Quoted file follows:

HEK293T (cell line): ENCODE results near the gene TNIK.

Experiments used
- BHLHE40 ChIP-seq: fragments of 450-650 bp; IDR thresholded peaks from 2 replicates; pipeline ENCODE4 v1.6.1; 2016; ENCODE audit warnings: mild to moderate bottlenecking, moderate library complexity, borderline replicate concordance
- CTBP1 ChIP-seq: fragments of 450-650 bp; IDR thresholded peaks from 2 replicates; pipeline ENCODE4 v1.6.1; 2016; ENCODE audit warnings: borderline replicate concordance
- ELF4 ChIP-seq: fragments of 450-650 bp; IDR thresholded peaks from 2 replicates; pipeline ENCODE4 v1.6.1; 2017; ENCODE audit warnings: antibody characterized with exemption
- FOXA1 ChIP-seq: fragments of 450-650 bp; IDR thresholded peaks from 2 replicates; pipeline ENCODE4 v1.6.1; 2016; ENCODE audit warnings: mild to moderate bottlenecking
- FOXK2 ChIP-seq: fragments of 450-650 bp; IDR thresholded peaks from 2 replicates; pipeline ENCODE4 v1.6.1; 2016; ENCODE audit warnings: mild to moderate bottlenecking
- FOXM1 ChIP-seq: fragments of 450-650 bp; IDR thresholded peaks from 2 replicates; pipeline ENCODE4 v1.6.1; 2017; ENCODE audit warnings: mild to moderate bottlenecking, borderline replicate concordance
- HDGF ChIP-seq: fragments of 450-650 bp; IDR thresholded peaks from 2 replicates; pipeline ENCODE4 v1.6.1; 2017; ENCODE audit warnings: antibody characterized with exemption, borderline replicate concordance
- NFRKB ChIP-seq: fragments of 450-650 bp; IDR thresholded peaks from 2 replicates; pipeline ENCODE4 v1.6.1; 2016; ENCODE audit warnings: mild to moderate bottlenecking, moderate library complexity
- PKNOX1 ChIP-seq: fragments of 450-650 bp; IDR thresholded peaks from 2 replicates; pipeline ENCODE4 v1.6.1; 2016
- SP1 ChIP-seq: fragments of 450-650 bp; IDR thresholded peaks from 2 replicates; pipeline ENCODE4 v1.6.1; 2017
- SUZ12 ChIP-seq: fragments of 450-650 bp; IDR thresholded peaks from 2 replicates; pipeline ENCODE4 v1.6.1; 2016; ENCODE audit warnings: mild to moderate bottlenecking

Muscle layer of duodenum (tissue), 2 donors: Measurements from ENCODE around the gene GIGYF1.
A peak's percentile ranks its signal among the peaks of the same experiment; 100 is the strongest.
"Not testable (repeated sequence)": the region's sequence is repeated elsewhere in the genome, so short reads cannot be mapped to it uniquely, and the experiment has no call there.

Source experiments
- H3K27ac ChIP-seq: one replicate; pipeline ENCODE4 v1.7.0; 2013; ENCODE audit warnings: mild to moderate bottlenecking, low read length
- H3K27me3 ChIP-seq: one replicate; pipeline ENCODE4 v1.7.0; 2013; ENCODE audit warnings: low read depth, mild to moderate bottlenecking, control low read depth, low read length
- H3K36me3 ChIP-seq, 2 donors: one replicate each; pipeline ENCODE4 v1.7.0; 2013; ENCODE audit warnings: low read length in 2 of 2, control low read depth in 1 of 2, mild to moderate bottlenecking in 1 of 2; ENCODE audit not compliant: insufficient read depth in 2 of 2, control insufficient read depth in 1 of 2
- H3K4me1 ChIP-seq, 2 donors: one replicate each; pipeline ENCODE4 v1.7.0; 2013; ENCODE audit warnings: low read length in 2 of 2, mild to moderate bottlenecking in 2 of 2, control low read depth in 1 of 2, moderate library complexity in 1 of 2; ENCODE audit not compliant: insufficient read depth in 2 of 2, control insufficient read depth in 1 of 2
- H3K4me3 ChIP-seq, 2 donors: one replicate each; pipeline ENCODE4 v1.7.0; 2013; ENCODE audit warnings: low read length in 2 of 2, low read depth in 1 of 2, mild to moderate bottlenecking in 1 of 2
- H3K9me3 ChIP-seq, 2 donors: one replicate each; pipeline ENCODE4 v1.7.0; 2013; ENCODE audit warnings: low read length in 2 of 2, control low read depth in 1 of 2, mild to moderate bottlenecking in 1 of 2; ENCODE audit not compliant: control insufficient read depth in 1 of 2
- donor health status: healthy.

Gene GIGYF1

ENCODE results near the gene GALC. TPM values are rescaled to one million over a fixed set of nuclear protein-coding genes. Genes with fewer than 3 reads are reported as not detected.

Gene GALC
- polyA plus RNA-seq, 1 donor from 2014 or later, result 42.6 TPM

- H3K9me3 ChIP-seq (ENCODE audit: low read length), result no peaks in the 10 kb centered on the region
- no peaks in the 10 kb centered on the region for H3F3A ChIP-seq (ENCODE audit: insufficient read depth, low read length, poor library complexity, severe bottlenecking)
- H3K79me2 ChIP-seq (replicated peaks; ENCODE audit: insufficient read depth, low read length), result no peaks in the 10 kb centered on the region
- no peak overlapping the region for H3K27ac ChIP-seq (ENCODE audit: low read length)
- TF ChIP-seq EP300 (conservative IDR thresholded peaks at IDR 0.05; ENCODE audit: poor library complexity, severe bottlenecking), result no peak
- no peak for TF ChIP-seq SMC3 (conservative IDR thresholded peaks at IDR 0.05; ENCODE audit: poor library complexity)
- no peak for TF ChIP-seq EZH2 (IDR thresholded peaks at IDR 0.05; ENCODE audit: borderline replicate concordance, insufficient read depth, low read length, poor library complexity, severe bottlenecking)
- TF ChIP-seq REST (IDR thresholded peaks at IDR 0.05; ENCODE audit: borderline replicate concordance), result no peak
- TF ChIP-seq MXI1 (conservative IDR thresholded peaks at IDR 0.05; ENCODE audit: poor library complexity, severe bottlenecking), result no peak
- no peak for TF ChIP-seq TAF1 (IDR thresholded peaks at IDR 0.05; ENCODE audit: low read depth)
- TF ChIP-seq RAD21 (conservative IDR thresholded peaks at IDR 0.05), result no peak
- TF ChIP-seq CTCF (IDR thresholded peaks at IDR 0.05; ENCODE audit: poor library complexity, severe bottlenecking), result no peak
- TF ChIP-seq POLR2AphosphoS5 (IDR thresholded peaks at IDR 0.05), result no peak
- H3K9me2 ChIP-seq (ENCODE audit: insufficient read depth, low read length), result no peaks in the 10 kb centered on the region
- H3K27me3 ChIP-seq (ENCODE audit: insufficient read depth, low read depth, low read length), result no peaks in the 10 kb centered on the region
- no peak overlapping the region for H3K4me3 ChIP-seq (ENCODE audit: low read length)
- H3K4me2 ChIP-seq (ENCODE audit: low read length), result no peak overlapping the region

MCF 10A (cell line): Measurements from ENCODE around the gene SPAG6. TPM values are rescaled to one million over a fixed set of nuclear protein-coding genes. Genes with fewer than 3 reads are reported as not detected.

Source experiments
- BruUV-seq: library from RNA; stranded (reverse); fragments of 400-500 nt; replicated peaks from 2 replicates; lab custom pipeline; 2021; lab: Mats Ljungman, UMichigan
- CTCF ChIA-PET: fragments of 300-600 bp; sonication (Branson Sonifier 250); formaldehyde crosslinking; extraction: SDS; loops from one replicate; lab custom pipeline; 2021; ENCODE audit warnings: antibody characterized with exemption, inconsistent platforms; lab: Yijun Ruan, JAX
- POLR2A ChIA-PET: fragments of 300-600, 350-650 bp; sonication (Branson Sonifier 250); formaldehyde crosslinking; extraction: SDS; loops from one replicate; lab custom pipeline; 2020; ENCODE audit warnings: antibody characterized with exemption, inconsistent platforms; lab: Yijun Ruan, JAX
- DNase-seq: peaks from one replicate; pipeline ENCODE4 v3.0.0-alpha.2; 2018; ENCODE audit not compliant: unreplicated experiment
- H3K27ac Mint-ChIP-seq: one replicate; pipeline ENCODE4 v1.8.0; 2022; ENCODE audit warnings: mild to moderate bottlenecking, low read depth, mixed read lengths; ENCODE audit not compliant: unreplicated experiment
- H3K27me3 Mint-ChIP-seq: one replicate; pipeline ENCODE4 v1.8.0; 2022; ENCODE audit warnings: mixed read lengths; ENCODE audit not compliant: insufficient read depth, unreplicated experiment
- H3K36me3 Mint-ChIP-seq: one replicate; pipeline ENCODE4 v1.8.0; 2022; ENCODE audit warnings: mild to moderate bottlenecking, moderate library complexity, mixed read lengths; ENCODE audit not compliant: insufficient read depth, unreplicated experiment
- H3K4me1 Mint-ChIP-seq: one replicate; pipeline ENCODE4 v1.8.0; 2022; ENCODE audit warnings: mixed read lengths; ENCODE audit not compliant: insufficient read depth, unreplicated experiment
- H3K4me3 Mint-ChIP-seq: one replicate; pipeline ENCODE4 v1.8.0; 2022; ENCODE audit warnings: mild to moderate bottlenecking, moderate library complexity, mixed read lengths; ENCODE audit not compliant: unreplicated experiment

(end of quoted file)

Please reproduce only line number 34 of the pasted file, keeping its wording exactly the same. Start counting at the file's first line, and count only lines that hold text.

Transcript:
- no peak for TF ChIP-seq SMC3 (conservative IDR thresholded peaks at IDR 0.05; ENCODE audit: poor library complexity)